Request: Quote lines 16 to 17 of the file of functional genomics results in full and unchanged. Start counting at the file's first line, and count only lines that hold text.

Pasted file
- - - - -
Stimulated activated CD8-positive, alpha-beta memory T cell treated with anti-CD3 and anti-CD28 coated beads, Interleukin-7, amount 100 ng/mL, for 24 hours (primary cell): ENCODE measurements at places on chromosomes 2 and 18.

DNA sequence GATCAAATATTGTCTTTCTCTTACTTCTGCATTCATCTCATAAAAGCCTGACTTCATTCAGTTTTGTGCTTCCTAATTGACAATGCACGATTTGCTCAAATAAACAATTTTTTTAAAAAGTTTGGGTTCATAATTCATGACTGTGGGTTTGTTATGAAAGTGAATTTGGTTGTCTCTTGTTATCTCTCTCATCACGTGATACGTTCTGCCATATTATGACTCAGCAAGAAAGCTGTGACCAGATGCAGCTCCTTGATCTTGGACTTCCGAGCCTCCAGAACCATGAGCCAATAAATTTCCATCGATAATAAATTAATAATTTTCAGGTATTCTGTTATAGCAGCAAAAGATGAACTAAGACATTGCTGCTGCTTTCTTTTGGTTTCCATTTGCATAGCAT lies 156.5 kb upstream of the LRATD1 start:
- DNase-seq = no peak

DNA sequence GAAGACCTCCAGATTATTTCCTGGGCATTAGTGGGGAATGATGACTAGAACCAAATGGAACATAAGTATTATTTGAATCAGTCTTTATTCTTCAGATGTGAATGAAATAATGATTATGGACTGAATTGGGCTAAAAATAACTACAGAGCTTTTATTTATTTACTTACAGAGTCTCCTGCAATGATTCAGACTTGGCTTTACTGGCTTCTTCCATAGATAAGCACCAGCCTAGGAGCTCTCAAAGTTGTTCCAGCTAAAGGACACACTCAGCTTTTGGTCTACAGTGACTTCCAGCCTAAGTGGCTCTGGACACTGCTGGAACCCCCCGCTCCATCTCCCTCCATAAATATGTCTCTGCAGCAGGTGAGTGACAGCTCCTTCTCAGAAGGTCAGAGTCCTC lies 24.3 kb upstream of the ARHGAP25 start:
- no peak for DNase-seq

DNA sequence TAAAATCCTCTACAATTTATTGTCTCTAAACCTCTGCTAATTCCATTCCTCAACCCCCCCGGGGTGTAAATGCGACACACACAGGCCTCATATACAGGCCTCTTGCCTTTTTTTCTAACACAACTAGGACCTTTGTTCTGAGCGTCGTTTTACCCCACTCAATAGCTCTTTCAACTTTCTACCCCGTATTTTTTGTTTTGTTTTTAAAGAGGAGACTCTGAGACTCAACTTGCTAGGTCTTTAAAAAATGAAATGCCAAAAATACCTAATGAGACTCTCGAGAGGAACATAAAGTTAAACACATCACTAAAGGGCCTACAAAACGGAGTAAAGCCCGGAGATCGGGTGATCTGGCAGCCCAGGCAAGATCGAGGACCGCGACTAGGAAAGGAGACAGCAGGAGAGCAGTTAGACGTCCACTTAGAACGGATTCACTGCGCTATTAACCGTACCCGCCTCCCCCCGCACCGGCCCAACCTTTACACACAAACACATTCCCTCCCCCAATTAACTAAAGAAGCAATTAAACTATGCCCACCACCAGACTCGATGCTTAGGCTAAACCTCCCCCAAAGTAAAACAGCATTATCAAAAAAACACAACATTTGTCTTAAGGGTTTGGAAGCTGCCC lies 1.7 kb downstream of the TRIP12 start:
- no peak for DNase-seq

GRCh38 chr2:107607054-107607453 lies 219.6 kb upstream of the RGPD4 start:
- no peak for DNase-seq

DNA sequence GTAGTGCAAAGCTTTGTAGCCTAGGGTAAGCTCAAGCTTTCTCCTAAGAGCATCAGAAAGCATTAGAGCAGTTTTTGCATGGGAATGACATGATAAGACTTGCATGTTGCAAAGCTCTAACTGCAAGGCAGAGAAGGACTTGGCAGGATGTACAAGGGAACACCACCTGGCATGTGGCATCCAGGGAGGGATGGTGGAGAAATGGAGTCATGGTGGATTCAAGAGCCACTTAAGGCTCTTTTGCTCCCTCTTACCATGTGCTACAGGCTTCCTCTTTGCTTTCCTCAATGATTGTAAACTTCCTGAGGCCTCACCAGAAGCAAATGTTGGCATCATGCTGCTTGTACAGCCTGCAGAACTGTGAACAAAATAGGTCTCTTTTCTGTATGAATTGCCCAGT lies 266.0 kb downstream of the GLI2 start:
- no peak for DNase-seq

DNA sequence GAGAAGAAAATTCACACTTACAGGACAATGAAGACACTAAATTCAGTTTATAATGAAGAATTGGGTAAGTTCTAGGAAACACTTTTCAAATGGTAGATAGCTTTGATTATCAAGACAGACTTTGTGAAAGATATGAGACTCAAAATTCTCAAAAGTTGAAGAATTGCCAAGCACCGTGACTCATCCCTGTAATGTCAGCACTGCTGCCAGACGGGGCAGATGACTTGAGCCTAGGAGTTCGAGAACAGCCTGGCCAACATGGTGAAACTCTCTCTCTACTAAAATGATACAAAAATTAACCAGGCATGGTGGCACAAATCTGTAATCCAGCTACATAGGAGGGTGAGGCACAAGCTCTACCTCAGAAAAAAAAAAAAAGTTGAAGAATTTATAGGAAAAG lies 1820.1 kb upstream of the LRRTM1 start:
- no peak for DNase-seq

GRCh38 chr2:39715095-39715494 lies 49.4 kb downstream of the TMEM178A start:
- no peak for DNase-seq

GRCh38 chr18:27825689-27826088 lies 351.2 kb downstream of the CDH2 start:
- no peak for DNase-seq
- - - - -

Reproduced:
GRCh38 chr18:27825689-27826088 lies 351.2 kb downstream of the CDH2 start:
- no peak for DNase-seq